Working Capital - Mission Blog

<<Mission Blog Home Posted: 02-01-2021
Maiola, Kids and Grand kids

I started working for my mother’s Summer Youth Program in Tucson, Arizona at the age of 12.  I was paid by my mother a quarter an hour to run the ice cream bar at the Boys and Girls Club. 

Grassroot efforts has always been something that has been a part of my family history, from my grandmother Tommie Thomas, receiving a Legacy Award from George Bush Sr., and my mother Maiola Coleman getting honored and placed in the Congressional Records. Both were for their work in the community and getting people resources such as employment, shelter, food etc. 

Maiola at youngest son’s wedding

My mother and a longtime friend created a program called In-Step at the University of Arizona.  This program allowed high school students an opportunity to have paid part-time jobs in departments (in their area of career interest) throughout the University of Arizona and provided scholarship opportunities for some of the students. She also was a Director of Employment for Tucson Urban League for many years and employed so many families in Tucson.  She later created another program with the City of Tucson, that worked to bridge the digital divide and employed seniors to break down and rebuild donated computers for inner city families. This program also had an A+ certification and later was picked up by a local warehouse, that donated space and many organizations, stores and community people would donate goods to be sold at a discount to those in the community that were income eligible, as well as agencies. The store would get pampers, milk, soap, housewares, hygiene products, etc. Costco would donate various items three times a week, Sam Levetts (a furniture store) would donate their show room furniture.  You never knew what you would find.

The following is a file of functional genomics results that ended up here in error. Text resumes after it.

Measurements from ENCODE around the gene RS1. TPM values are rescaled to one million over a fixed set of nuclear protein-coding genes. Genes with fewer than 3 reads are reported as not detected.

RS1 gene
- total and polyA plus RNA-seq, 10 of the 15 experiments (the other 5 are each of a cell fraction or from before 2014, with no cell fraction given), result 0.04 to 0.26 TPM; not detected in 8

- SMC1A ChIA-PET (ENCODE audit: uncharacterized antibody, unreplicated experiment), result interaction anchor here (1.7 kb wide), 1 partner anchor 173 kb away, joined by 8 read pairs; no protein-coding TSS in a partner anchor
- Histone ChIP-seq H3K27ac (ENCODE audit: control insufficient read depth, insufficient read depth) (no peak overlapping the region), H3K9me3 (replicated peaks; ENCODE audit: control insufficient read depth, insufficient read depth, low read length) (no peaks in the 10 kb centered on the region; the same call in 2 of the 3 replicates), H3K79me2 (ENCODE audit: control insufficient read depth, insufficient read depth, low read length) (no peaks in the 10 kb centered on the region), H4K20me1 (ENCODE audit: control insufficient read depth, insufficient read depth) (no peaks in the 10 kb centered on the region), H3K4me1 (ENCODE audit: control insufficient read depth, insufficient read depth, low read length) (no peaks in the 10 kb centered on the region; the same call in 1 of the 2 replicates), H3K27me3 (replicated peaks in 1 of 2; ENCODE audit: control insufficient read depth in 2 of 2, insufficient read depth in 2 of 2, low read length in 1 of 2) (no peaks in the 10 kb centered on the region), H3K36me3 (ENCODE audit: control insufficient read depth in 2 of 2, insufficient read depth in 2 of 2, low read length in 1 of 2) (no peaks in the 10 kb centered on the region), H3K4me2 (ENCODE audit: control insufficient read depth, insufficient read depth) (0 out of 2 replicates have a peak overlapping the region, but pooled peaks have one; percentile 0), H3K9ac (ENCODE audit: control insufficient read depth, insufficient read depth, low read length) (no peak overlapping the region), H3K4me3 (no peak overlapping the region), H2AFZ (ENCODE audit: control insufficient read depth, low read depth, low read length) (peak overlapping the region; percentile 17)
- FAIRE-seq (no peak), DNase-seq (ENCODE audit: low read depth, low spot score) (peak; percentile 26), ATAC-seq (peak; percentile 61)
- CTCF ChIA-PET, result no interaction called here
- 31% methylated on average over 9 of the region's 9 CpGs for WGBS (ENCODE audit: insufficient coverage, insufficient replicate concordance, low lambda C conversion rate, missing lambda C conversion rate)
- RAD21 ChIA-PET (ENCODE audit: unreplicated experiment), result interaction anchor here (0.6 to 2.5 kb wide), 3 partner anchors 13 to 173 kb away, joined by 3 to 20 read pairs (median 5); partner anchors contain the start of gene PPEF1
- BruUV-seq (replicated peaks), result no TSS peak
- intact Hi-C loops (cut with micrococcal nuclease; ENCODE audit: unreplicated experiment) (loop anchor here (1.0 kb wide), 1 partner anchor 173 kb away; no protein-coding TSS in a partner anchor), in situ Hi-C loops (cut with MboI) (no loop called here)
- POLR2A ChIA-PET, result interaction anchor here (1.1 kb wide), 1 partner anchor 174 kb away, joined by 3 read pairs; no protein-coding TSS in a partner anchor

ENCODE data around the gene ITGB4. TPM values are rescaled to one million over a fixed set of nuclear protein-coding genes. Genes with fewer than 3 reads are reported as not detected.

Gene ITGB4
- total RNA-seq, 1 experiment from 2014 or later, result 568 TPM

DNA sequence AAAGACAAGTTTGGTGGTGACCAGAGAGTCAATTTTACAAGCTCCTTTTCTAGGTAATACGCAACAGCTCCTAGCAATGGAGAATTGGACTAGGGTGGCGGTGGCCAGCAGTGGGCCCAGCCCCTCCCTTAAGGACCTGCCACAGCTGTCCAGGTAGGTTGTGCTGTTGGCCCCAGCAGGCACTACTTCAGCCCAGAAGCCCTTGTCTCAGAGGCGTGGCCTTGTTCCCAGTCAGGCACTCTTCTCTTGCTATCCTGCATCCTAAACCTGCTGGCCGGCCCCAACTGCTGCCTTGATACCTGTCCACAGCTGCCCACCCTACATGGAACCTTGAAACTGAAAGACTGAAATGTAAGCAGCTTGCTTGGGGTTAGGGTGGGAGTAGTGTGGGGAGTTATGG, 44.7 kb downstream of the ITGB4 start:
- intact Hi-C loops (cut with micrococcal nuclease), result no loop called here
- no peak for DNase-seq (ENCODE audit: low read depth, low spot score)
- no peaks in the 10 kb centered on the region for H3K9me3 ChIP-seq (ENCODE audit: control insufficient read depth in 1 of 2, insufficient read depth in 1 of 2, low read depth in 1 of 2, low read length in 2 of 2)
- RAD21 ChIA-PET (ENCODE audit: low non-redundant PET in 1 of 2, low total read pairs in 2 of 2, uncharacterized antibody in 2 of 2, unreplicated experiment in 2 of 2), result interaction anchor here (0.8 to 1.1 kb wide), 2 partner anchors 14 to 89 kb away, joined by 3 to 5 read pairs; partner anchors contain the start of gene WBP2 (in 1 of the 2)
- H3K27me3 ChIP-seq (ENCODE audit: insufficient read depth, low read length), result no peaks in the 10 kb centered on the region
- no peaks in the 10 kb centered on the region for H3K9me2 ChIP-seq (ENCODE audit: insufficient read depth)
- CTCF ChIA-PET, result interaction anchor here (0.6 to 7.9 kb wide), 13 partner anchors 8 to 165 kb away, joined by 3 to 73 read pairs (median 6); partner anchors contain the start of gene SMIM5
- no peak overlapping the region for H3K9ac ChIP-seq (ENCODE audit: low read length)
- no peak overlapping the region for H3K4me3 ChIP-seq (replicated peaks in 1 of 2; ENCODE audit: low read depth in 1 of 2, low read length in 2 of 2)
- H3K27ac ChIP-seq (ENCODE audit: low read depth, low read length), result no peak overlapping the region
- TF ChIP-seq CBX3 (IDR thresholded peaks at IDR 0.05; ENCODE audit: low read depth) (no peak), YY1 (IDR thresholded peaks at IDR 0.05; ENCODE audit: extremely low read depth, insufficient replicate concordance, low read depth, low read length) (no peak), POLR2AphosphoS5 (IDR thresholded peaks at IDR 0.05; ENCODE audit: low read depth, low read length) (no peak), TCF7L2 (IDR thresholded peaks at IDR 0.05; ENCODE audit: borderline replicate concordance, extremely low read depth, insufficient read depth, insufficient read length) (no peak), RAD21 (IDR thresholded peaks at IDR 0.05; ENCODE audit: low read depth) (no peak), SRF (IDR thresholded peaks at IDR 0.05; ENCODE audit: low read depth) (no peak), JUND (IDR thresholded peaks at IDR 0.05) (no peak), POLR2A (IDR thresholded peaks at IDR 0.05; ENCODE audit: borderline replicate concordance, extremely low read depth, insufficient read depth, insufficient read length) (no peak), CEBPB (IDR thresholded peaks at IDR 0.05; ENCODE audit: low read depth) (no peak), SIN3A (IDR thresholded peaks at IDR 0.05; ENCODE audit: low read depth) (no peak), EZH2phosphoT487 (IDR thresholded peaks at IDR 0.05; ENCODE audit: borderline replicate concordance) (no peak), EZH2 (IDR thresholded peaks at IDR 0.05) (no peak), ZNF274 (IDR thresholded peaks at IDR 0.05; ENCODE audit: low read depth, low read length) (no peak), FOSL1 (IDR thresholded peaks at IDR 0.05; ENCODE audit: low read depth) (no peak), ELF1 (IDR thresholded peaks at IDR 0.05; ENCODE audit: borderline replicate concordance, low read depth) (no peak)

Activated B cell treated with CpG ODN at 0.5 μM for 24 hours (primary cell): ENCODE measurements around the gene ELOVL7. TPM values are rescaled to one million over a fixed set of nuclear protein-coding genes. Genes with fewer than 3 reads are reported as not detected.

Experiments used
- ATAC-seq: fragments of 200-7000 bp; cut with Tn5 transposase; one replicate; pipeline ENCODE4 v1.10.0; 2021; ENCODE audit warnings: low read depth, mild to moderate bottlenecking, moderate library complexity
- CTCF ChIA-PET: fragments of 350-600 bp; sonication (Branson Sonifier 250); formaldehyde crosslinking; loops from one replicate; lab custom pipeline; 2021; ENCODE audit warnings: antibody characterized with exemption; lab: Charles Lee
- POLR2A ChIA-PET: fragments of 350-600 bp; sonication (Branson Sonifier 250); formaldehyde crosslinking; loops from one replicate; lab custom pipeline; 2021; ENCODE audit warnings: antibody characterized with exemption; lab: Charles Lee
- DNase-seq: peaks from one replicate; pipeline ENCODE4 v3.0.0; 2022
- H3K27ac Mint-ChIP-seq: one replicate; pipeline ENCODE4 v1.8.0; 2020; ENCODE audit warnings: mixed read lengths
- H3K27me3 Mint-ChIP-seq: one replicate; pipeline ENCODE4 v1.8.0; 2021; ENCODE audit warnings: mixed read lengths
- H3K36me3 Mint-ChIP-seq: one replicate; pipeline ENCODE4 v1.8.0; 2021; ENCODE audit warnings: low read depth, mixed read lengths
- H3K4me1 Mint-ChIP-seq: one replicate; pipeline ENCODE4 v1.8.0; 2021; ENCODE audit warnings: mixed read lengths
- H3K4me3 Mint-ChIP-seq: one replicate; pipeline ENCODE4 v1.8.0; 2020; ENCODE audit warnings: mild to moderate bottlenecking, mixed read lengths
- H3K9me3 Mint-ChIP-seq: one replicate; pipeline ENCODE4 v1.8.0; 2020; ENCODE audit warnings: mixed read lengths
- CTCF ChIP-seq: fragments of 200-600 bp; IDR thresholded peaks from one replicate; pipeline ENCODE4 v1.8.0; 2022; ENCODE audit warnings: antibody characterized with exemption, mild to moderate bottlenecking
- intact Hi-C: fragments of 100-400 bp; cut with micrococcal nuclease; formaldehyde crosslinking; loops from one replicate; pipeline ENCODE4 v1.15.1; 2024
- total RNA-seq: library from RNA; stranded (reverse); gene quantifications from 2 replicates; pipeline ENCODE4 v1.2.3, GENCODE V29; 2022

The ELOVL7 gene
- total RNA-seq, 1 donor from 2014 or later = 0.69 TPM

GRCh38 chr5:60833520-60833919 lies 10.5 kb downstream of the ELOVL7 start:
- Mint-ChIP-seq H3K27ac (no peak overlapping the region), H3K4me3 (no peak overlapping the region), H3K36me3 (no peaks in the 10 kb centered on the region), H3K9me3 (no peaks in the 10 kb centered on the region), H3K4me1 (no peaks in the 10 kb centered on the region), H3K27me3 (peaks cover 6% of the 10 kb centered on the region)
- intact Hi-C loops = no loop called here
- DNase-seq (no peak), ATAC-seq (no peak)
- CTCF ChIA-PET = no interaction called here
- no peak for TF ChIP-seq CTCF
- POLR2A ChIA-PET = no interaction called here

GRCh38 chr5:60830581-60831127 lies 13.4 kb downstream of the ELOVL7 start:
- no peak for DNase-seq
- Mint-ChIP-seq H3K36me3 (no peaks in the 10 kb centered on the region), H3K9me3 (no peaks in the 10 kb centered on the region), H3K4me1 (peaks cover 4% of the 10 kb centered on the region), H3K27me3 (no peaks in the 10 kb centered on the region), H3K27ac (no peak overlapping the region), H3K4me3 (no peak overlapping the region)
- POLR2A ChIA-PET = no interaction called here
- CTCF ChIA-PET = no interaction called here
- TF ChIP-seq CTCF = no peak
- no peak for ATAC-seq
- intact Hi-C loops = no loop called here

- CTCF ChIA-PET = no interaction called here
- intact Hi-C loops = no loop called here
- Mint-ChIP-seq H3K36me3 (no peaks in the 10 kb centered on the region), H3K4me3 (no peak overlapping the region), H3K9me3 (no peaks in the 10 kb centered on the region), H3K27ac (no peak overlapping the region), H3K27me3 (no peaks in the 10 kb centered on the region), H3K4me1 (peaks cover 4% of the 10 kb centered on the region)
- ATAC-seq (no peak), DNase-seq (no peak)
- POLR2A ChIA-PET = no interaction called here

Fast forward to 15 years ago, the Late Congressman Ed Pastor stood before the Senate to have my mother voted into the Congressional Records.

My mother has and will always be an example to me of fighting for something bigger than myself and having the dash between the time I was born to the time I go home to mean something. 

Maiola’s high school graduation picture

Goodwill of Greater Washington’s (GGW) values, beliefs and the core of why we exist mean so much to me because I have been on both sides of need. 

I could have had it easy had I decided to stay in Tucson, but because of the strength of my mother and grandmother, I wanted to know that I could and would make a difference on a large scale, but I wanted to stand in my own shadow.  Recruiting at GGW allows me to do that.  My team gives hope to people looking for an opportunity, GGW gives a future and provides the community with essentials.  Not just from a monetary standpoint, but from a good feeling standpoint.  Who we are and what we actually stand for, can never be put into words, it is an experience that I feel blessed to be a part of.

– By Stellvonne Jackson, Senior Recruiter, Goodwill of Greater Washington

Working Capital, Goodwill mission blog author
This article was written by: Stellvonne Jackson
Recruiting Manager, Human Resources

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Goodwill of Greater Washington stores and donation centers transform lives and communities by supporting our free career and employment services for people with disabilities and disadvantages.

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